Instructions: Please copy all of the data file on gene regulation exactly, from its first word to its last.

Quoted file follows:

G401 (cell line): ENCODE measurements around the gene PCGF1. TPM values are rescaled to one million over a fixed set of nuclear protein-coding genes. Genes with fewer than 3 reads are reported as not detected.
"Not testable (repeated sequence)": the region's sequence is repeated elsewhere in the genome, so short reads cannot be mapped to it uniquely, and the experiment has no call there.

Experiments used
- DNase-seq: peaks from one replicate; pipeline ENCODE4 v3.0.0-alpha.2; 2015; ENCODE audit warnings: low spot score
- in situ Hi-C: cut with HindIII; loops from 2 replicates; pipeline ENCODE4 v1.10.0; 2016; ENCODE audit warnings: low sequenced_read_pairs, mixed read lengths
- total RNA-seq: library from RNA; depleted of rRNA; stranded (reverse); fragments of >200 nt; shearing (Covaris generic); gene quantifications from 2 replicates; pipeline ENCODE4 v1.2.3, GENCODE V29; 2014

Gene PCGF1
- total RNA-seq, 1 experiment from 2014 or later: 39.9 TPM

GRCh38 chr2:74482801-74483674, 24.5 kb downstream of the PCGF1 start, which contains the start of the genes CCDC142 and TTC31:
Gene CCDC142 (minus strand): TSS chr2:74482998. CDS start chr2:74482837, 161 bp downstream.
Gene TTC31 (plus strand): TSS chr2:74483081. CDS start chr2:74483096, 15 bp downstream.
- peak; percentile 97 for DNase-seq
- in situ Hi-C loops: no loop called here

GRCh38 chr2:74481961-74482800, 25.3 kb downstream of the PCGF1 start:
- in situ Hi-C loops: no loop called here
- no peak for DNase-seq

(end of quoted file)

G401 (cell line): ENCODE measurements around the gene PCGF1. TPM values are rescaled to one million over a fixed set of nuclear protein-coding genes. Genes with fewer than 3 reads are reported as not detected.
"Not testable (repeated sequence)": the region's sequence is repeated elsewhere in the genome, so short reads cannot be mapped to it uniquely, and the experiment has no call there.

Experiments used
- DNase-seq: peaks from one replicate; pipeline ENCODE4 v3.0.0-alpha.2; 2015; ENCODE audit warnings: low spot score
- in situ Hi-C: cut with HindIII; loops from 2 replicates; pipeline ENCODE4 v1.10.0; 2016; ENCODE audit warnings: low sequenced_read_pairs, mixed read lengths
- total RNA-seq: library from RNA; depleted of rRNA; stranded (reverse); fragments of >200 nt; shearing (Covaris generic); gene quantifications from 2 replicates; pipeline ENCODE4 v1.2.3, GENCODE V29; 2014

Gene PCGF1
- total RNA-seq, 1 experiment from 2014 or later: 39.9 TPM

GRCh38 chr2:74482801-74483674, 24.5 kb downstream of the PCGF1 start, which contains the start of the genes CCDC142 and TTC31:
Gene CCDC142 (minus strand): TSS chr2:74482998. CDS start chr2:74482837, 161 bp downstream.
Gene TTC31 (plus strand): TSS chr2:74483081. CDS start chr2:74483096, 15 bp downstream.
- peak; percentile 97 for DNase-seq
- in situ Hi-C loops: no loop called here

GRCh38 chr2:74481961-74482800, 25.3 kb downstream of the PCGF1 start:
- in situ Hi-C loops: no loop called here
- no peak for DNase-seq